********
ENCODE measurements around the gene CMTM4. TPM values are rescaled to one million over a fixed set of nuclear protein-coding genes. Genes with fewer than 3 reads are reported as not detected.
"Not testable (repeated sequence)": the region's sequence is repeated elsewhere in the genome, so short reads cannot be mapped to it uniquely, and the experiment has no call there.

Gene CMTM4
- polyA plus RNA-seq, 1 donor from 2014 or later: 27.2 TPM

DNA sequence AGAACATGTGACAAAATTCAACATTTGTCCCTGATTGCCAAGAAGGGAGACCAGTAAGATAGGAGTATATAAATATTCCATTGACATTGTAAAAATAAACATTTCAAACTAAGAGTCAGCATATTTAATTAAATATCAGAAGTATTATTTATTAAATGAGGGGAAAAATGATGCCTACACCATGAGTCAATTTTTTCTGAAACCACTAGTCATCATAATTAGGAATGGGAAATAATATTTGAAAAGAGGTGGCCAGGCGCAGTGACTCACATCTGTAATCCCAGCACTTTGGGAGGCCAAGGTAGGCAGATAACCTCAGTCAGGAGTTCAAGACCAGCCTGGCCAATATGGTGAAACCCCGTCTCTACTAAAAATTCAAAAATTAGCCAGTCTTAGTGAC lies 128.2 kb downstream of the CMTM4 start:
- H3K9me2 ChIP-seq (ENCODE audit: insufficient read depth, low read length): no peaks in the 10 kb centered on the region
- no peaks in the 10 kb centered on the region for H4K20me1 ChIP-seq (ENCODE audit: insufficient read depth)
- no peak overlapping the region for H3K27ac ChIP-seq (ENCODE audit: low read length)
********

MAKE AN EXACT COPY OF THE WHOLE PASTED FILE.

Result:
ENCODE measurements around the gene CMTM4. TPM values are rescaled to one million over a fixed set of nuclear protein-coding genes. Genes with fewer than 3 reads are reported as not detected.
"Not testable (repeated sequence)": the region's sequence is repeated elsewhere in the genome, so short reads cannot be mapped to it uniquely, and the experiment has no call there.

Gene CMTM4
- polyA plus RNA-seq, 1 donor from 2014 or later: 27.2 TPM

DNA sequence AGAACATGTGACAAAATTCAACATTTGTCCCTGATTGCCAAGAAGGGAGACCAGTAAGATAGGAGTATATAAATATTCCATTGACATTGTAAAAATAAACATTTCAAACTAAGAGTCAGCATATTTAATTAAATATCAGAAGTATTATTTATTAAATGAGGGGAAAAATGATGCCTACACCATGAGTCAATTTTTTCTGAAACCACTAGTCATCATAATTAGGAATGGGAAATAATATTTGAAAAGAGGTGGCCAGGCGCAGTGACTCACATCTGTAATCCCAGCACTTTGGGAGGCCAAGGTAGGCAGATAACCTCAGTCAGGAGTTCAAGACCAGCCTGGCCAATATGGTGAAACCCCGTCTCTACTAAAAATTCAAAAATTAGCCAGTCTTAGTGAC lies 128.2 kb downstream of the CMTM4 start:
- H3K9me2 ChIP-seq (ENCODE audit: insufficient read depth, low read length): no peaks in the 10 kb centered on the region
- no peaks in the 10 kb centered on the region for H4K20me1 ChIP-seq (ENCODE audit: insufficient read depth)
- no peak overlapping the region for H3K27ac ChIP-seq (ENCODE audit: low read length)